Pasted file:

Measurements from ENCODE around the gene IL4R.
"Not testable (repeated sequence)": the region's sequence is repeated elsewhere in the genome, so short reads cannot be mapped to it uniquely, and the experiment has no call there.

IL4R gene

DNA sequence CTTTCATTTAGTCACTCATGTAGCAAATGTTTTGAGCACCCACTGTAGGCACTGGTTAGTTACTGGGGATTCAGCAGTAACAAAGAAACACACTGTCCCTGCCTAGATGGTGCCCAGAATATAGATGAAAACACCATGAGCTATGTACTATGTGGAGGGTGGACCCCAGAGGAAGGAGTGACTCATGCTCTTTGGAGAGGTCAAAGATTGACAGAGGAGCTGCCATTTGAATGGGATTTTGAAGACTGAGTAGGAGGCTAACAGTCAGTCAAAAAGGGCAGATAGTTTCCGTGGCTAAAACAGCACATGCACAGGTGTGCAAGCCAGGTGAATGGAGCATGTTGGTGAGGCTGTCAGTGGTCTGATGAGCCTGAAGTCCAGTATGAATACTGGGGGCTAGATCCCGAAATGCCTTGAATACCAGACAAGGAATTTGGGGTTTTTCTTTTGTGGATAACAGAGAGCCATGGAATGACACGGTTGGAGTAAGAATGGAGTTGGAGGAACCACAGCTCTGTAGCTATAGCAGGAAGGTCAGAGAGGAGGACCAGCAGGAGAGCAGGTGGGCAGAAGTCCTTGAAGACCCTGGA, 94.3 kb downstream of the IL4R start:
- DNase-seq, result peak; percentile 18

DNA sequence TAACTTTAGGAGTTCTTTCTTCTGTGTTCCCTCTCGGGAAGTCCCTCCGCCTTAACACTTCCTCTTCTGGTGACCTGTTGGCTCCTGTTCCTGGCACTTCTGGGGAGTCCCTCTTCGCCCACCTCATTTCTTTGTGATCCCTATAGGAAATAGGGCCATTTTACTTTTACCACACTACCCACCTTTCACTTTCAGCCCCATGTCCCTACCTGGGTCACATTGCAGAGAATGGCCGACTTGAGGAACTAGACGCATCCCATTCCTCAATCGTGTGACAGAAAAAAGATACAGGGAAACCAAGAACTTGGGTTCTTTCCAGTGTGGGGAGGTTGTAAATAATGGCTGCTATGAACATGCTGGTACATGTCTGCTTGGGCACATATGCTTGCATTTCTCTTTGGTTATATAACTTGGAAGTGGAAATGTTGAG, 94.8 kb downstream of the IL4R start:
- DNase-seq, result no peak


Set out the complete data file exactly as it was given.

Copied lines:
Measurements from ENCODE around the gene IL4R.
"Not testable (repeated sequence)": the region's sequence is repeated elsewhere in the genome, so short reads cannot be mapped to it uniquely, and the experiment has no call there.

IL4R gene

DNA sequence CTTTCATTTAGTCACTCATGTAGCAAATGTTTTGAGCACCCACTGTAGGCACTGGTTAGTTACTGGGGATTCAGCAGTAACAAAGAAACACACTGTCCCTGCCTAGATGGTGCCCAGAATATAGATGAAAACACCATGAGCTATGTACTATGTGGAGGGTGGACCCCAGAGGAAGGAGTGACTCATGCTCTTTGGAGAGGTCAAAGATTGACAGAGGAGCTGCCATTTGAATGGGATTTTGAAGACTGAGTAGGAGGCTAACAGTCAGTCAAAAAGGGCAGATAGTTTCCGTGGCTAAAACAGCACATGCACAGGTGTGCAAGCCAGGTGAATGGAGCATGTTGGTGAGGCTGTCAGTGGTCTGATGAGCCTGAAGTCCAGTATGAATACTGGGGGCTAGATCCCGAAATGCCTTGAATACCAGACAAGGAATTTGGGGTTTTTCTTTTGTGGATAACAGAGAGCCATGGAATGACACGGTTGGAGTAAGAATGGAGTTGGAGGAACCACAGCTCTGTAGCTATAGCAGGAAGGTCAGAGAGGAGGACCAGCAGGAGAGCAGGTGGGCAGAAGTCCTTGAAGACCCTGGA, 94.3 kb downstream of the IL4R start:
- DNase-seq, result peak; percentile 18

DNA sequence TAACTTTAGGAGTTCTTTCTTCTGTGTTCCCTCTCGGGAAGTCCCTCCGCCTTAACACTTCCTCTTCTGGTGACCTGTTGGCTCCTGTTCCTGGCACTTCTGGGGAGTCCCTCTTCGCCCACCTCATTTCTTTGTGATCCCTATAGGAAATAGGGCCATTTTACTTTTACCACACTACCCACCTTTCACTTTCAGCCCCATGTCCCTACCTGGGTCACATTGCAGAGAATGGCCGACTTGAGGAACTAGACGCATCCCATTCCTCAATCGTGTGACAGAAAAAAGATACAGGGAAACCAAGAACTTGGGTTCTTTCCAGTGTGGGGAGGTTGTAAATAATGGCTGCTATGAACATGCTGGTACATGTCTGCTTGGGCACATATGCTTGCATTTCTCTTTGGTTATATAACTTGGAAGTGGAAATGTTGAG, 94.8 kb downstream of the IL4R start:
- DNase-seq, result no peak